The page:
Smoking is an independent risk factor for DMT2 making it essential for providers to address smoking cessation consistently. The purpose of this quantitative, quasiexperimental quality improvement (QI) project was to evaluate if or to what degree the implementation of a tobacco cessation protocol using the Five A’s model would impact the patient’s motivation, nicotine dependence, and provider compliance with assessing tobacco use in adult diabetic smokers in a podiatry clinic for four weeks in the northeastern United States. The transtheoretical model (TTM) was utilized to evaluate patient motivation to quit smoking and determine appropriate cessation interventions. Data on the motivation to quit was measured by TTM and nicotine dependence was measured by the Fagerstrom Test for Nicotine Dependence (FTND) questionnaire in diabetic adult smokers aged 18 years and older, (n=16) were compared at baseline, two weeks, and four weeks post-implementation of the Five A's model. A paired t-test showed that there was a statistically significant improvement in patient's motivation to quit smoking (M=-2.86; SD=1.29; p=0.003), a substantial decrease in nicotine dependence (M= -1.86; SD=1.41; p=0.001), and 100% of the providers (n=6) were compliant in assessing tobacco use. Based on the results, the Five A's model may result in increased patient motivation to quit smoking as well as a decrease in nicotine dependence. Recommendations include continuation of the program and possible repetition of the project at another clinical site over an extended monitoring period as well as with a larger sample size.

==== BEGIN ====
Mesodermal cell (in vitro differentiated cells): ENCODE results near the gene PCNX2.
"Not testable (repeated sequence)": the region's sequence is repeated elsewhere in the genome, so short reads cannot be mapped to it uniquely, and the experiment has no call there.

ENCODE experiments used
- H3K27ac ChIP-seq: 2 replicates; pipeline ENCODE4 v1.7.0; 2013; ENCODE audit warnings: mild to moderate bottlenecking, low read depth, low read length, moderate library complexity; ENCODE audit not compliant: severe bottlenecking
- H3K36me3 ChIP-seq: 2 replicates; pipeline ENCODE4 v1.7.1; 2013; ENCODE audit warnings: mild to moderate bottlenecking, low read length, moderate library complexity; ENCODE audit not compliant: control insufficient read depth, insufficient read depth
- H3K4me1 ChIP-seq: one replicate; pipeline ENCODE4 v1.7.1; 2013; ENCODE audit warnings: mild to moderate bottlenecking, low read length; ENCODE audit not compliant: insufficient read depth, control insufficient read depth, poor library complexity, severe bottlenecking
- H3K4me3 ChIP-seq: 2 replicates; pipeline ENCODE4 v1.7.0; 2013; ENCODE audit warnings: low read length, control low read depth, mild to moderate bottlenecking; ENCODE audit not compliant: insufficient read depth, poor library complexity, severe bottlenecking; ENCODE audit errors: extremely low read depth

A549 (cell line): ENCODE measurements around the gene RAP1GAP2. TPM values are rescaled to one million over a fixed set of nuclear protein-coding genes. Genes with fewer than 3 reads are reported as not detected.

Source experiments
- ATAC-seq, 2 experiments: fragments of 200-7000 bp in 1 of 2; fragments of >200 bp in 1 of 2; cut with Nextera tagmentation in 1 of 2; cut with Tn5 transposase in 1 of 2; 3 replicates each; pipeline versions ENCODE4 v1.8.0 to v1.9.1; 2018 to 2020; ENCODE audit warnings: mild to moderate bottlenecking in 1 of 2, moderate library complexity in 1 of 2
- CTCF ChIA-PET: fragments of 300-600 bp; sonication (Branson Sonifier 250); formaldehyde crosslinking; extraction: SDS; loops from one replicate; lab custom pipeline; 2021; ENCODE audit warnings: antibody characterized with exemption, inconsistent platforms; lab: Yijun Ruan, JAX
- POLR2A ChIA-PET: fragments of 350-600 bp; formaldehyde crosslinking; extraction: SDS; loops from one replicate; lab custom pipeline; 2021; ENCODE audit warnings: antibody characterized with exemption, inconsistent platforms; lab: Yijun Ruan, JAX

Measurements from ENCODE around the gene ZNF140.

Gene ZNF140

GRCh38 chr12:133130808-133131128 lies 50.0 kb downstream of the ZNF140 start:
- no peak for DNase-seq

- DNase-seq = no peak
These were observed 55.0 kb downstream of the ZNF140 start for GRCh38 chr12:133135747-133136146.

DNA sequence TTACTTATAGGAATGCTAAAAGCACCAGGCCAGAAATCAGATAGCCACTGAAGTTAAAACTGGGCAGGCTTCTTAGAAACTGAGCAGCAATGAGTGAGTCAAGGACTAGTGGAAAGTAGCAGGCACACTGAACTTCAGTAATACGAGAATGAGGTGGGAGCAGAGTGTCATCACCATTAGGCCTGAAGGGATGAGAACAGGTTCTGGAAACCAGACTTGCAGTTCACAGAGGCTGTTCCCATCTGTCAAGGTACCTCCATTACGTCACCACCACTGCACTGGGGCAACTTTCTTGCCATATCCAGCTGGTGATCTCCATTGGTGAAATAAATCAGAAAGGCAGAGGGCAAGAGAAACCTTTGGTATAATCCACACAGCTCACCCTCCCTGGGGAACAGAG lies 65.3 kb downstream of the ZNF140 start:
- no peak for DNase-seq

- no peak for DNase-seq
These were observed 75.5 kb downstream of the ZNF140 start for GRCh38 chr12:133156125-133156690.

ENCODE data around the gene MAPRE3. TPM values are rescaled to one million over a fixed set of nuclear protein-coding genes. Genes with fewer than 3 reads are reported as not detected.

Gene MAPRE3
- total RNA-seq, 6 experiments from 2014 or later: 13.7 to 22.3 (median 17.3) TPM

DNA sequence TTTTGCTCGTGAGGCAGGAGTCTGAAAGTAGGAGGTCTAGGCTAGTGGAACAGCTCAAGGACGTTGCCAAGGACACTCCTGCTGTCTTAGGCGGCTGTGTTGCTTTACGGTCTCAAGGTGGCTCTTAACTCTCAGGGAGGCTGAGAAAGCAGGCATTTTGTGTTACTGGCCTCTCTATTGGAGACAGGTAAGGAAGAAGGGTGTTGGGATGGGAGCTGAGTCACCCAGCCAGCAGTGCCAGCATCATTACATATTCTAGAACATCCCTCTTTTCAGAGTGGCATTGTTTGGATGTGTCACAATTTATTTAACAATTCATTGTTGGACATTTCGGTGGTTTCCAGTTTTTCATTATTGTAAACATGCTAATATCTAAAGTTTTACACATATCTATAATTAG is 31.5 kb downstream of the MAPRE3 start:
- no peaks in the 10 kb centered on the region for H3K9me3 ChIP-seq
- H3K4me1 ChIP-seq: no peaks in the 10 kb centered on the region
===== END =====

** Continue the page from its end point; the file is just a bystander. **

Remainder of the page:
|School:||Grand Canyon University|
|Department:||College of Doctoral Studies|
|School Location:||United States -- Arizona|
|Source:||DAI-B 81/10(E), Dissertation Abstracts International|
|Subjects:||Nursing, Public Health Education, Clinical psychology|
|Keywords:||Brief Counseling, Five A's Model, Health Promotion, Motivational counseling, Transtheoretical Model, Type 2 Diabetes, Smoking cessation|
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